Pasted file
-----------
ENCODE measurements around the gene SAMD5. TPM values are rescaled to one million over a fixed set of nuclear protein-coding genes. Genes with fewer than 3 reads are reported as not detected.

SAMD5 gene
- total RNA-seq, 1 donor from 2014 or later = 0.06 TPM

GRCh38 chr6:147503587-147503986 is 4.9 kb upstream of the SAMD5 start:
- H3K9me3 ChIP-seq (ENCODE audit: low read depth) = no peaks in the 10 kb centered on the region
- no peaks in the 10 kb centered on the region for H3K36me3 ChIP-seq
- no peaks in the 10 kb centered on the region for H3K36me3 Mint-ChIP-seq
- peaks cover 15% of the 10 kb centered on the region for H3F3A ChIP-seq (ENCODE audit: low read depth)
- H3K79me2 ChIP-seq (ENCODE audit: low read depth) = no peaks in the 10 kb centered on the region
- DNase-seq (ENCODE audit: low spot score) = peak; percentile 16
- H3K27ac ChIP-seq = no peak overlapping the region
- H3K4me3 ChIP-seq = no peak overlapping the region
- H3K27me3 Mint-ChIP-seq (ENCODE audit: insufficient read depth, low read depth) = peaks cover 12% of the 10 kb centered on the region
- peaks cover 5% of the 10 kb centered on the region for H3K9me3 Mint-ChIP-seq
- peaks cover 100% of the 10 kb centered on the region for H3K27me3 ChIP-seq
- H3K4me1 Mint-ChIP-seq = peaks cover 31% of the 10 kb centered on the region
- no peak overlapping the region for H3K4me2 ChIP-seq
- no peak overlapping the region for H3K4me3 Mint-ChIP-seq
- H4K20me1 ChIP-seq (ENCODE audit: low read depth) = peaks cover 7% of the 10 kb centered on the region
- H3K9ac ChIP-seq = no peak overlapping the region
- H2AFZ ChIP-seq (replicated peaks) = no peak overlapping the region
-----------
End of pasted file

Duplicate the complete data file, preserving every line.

ENCODE measurements around the gene SAMD5. TPM values are rescaled to one million over a fixed set of nuclear protein-coding genes. Genes with fewer than 3 reads are reported as not detected.

SAMD5 gene
- total RNA-seq, 1 donor from 2014 or later = 0.06 TPM

GRCh38 chr6:147503587-147503986 is 4.9 kb upstream of the SAMD5 start:
- H3K9me3 ChIP-seq (ENCODE audit: low read depth) = no peaks in the 10 kb centered on the region
- no peaks in the 10 kb centered on the region for H3K36me3 ChIP-seq
- no peaks in the 10 kb centered on the region for H3K36me3 Mint-ChIP-seq
- peaks cover 15% of the 10 kb centered on the region for H3F3A ChIP-seq (ENCODE audit: low read depth)
- H3K79me2 ChIP-seq (ENCODE audit: low read depth) = no peaks in the 10 kb centered on the region
- DNase-seq (ENCODE audit: low spot score) = peak; percentile 16
- H3K27ac ChIP-seq = no peak overlapping the region
- H3K4me3 ChIP-seq = no peak overlapping the region
- H3K27me3 Mint-ChIP-seq (ENCODE audit: insufficient read depth, low read depth) = peaks cover 12% of the 10 kb centered on the region
- peaks cover 5% of the 10 kb centered on the region for H3K9me3 Mint-ChIP-seq
- peaks cover 100% of the 10 kb centered on the region for H3K27me3 ChIP-seq
- H3K4me1 Mint-ChIP-seq = peaks cover 31% of the 10 kb centered on the region
- no peak overlapping the region for H3K4me2 ChIP-seq
- no peak overlapping the region for H3K4me3 Mint-ChIP-seq
- H4K20me1 ChIP-seq (ENCODE audit: low read depth) = peaks cover 7% of the 10 kb centered on the region
- H3K9ac ChIP-seq = no peak overlapping the region
- H2AFZ ChIP-seq (replicated peaks) = no peak overlapping the region